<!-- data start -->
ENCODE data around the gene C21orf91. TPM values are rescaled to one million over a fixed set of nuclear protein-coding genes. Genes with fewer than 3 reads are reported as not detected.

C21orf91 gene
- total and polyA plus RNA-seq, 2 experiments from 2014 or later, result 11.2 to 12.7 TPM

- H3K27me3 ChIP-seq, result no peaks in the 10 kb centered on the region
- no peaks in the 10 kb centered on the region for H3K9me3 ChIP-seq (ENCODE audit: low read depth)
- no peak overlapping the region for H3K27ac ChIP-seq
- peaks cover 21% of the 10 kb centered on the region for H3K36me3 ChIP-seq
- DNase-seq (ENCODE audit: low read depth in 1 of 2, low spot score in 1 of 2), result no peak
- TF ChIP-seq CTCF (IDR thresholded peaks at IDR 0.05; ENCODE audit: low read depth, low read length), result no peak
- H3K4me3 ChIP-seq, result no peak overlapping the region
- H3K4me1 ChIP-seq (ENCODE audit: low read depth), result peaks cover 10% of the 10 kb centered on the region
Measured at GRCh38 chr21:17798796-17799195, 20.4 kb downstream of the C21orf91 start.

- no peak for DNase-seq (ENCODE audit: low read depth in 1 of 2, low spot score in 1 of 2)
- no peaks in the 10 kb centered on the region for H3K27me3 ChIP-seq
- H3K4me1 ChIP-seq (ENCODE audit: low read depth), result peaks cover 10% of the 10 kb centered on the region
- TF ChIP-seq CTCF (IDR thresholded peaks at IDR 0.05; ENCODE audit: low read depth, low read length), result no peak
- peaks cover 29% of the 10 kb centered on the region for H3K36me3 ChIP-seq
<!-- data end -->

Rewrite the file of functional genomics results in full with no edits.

ENCODE data around the gene C21orf91. TPM values are rescaled to one million over a fixed set of nuclear protein-coding genes. Genes with fewer than 3 reads are reported as not detected.

C21orf91 gene
- total and polyA plus RNA-seq, 2 experiments from 2014 or later, result 11.2 to 12.7 TPM

- H3K27me3 ChIP-seq, result no peaks in the 10 kb centered on the region
- no peaks in the 10 kb centered on the region for H3K9me3 ChIP-seq (ENCODE audit: low read depth)
- no peak overlapping the region for H3K27ac ChIP-seq
- peaks cover 21% of the 10 kb centered on the region for H3K36me3 ChIP-seq
- DNase-seq (ENCODE audit: low read depth in 1 of 2, low spot score in 1 of 2), result no peak
- TF ChIP-seq CTCF (IDR thresholded peaks at IDR 0.05; ENCODE audit: low read depth, low read length), result no peak
- H3K4me3 ChIP-seq, result no peak overlapping the region
- H3K4me1 ChIP-seq (ENCODE audit: low read depth), result peaks cover 10% of the 10 kb centered on the region
Measured at GRCh38 chr21:17798796-17799195, 20.4 kb downstream of the C21orf91 start.

- no peak for DNase-seq (ENCODE audit: low read depth in 1 of 2, low spot score in 1 of 2)
- no peaks in the 10 kb centered on the region for H3K27me3 ChIP-seq
- H3K4me1 ChIP-seq (ENCODE audit: low read depth), result peaks cover 10% of the 10 kb centered on the region
- TF ChIP-seq CTCF (IDR thresholded peaks at IDR 0.05; ENCODE audit: low read depth, low read length), result no peak
- peaks cover 29% of the 10 kb centered on the region for H3K36me3 ChIP-seq